How to Motivate Yourself: 6 Science-Backed Strategies to Get Yourself on Track

Whether it’s hitting the gym three days a week or finally finishing your novel, sometimes the biggest obstacle standing in the way of achieving your goals is, well, you. Here, how to motivate yourself with six research-backed (and totally doable) tricks.

11 Motivational Quotes for People Who Hate Motivational Quotes

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1. Become A Morning Person

We hear you—mornings are so not your thing. But according to a recent study in Health Psychology, it’s easier to form habits in the a.m., when cortisol levels are at their peak. So instead of trying to fit the gym in after work, get your heart rate up before work. Can barely drag yourself out of bed to get to the office on time? Try the Yoga Wake Up app, which you can literally do on top of your covers. (No excuses.)

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2. Tell A Friend (and Then Keep Telling Them)

In a study from Dominican University in California, researchers found that participants were 35 percent more likely to accomplish their goals if they wrote them down, shared them with another person and then checked in with weekly progress updates. The only problem? Not everyone in your group chat cares about how well your tap dancing lessons are going. Here’s an idea—team up with one friend who could also use a motivational boost and share weekly wins over coffee.

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3. Set Deadlines In Days, Not Months

Here’s a cool trick—instead of telling yourself that you’re going to finish writing the first chapter of your book in the next month, give yourself a deadline of 30 days. According to a study published in Psychological Science, setting these kinds of deadlines makes it easier for you to connect your future self to your present self, which then inspires you to start working (even when you don’t feel like it).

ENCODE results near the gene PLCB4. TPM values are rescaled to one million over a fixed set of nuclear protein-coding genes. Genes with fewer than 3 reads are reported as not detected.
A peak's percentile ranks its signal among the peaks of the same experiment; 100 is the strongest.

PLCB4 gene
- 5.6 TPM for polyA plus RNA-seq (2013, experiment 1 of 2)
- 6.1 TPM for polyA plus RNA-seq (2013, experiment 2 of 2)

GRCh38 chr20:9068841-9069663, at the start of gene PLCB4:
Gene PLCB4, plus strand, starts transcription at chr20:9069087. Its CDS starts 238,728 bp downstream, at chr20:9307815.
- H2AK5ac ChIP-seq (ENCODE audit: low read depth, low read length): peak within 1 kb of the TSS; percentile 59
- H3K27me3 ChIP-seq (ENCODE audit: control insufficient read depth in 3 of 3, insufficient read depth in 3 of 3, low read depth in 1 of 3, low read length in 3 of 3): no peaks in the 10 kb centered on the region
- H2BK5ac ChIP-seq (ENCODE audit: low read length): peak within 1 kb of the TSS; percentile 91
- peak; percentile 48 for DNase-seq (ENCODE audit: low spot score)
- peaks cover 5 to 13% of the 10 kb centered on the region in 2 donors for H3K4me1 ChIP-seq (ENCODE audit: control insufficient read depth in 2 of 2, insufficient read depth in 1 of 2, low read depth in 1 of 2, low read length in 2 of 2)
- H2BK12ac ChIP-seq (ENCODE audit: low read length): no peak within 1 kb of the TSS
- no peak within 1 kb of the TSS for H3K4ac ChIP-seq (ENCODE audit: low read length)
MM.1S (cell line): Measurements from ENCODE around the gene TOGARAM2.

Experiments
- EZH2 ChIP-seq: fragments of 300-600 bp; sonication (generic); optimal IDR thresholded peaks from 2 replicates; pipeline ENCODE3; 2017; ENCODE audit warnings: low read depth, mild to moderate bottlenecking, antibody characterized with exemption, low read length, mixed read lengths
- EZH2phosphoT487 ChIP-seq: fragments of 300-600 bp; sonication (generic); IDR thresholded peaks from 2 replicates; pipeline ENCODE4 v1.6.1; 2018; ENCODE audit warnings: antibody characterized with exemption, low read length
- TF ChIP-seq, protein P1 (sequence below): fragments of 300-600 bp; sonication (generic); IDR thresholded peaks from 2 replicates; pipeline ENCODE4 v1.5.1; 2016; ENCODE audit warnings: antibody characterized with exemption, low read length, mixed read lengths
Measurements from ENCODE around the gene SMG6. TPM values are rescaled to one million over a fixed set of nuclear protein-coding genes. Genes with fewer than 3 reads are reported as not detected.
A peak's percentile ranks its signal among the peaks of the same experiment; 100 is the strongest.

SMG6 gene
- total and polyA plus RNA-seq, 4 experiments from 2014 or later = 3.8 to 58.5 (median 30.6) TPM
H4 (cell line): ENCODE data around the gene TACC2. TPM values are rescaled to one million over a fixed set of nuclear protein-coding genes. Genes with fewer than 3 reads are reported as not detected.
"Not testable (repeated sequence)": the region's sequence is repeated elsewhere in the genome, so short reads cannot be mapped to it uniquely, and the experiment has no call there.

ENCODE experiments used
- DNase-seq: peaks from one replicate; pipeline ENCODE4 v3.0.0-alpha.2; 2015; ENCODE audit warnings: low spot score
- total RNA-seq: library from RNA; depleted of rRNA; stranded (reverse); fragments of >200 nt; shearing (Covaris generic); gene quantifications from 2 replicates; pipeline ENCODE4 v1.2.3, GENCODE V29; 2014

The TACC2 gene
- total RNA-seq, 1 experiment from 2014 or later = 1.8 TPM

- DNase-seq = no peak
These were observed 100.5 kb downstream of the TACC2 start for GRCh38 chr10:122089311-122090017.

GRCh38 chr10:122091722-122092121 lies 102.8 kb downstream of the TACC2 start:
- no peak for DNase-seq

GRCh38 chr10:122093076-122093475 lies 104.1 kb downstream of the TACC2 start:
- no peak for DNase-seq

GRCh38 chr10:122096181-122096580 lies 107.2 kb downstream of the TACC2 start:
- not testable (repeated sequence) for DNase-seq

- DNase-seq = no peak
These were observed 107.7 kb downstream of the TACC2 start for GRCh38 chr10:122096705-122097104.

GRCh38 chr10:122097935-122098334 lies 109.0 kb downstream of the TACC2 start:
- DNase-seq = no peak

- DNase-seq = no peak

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4. Be Your Own Cheerleader

What goes hand in hand with feeling unmotivated? Negative thoughts. But the easiest way to turn things around is to tell yourself how great you’re doing. That’s according to a study published in Medicine & Science in Sports & Exercise, which found that cyclists who repeated positive phrases (like “you can do it”) when they hit the wall during a tough training session actually pedaled longer than those who didn’t. This “motivational self-talk” group also felt like they weren’t working as hard (even though their heart rate monitors indicated otherwise). But if the idea of talking about how awesome you are while on the treadmill feels, well, silly, don’t sweat it—saying a positive mantra in your head also does the trick.

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5. Set Specific, Not Vague, Goals

Let's say your dream is to run your own business. If you're starting from scratch, it sounds pretty daunting. So in order to make it happen, it’s all about baby steps, like creating a business plan and finding an accountant. According to the American Psychological Association, people who set out to achieve a few small, specific tasks are 90 percent more likely to achieve them than those who aim for a large, broader goal. So when you’re feeling overwhelmed, break down your goals into mini tasks. Just send that email and you’re one step closer. You’ve got this.

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6. Believe In Yourself

It’s cheesy, but it’s true. People who think that they have a lot of willpower, do. In one study published in the Journal of Personality and Social Psychology, researchers followed 153 college students over five weeks and found that those who believed that willpower was an abundant (rather than limited) resource were less likely to procrastinate, eat junk food and spend impulsively. Even their grades were better. Time to change your screen saver to a killer inspirational quote.

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Executive Editor

Alexia Dellner is an executive editor at PureWow who has over ten years of experience covering a broad range of topics including health, wellness, travel, family, culture and...